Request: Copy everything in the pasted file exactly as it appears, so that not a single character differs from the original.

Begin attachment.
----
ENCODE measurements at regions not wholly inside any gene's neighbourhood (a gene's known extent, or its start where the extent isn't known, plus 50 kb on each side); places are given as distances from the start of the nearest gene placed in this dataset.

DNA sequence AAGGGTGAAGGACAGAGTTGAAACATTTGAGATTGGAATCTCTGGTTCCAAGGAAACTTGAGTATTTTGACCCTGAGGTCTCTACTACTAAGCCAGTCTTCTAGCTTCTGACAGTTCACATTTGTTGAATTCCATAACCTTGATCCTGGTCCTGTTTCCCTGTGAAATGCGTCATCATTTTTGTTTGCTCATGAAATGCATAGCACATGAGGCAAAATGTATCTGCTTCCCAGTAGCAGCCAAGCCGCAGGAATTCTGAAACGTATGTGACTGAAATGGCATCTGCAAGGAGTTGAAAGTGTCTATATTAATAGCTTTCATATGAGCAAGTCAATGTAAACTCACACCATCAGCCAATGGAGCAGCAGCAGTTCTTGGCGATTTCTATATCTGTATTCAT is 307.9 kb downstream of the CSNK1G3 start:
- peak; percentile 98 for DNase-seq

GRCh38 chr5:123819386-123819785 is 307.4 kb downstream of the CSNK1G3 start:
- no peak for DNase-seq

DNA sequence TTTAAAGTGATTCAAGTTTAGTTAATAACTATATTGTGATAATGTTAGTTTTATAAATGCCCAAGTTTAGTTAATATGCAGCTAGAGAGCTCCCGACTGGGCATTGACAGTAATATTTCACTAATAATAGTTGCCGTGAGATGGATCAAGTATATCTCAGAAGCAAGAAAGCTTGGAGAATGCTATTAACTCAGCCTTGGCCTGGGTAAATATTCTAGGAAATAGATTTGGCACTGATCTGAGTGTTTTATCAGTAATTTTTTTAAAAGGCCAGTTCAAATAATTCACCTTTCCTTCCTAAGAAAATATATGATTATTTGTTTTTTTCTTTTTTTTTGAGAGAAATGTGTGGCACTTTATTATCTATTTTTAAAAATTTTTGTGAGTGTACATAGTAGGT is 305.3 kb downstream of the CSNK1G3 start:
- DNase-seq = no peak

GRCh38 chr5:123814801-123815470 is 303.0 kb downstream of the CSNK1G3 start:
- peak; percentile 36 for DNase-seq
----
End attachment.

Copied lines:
ENCODE measurements at regions not wholly inside any gene's neighbourhood (a gene's known extent, or its start where the extent isn't known, plus 50 kb on each side); places are given as distances from the start of the nearest gene placed in this dataset.

DNA sequence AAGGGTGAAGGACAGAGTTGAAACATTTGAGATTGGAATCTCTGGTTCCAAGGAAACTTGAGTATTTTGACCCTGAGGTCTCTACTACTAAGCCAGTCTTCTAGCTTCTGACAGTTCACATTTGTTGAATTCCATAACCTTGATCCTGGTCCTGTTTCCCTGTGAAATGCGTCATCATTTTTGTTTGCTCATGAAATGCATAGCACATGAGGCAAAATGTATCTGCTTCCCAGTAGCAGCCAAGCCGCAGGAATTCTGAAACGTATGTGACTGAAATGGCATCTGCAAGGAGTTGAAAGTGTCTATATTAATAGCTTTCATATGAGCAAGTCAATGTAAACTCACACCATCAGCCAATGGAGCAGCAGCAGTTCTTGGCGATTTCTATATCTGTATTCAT is 307.9 kb downstream of the CSNK1G3 start:
- peak; percentile 98 for DNase-seq

GRCh38 chr5:123819386-123819785 is 307.4 kb downstream of the CSNK1G3 start:
- no peak for DNase-seq

DNA sequence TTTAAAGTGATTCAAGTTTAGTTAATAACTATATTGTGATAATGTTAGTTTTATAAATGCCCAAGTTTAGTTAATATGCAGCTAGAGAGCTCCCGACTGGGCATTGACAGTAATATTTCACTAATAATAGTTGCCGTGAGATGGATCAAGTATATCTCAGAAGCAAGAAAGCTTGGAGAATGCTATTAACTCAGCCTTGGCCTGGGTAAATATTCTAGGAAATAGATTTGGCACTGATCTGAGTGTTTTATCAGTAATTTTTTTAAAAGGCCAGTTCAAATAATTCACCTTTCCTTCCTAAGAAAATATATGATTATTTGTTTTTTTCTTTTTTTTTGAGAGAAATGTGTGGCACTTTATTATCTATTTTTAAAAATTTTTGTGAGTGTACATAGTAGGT is 305.3 kb downstream of the CSNK1G3 start:
- DNase-seq = no peak

GRCh38 chr5:123814801-123815470 is 303.0 kb downstream of the CSNK1G3 start:
- peak; percentile 36 for DNase-seq